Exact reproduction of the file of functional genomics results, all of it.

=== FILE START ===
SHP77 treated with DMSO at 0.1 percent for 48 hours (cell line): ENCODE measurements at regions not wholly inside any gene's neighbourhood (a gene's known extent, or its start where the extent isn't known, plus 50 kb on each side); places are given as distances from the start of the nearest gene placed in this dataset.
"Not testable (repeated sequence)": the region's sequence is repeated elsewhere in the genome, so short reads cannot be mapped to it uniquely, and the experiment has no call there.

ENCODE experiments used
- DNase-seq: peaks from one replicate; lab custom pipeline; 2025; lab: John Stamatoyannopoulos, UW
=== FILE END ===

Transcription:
SHP77 treated with DMSO at 0.1 percent for 48 hours (cell line): ENCODE measurements at regions not wholly inside any gene's neighbourhood (a gene's known extent, or its start where the extent isn't known, plus 50 kb on each side); places are given as distances from the start of the nearest gene placed in this dataset.
"Not testable (repeated sequence)": the region's sequence is repeated elsewhere in the genome, so short reads cannot be mapped to it uniquely, and the experiment has no call there.

ENCODE experiments used
- DNase-seq: peaks from one replicate; lab custom pipeline; 2025; lab: John Stamatoyannopoulos, UW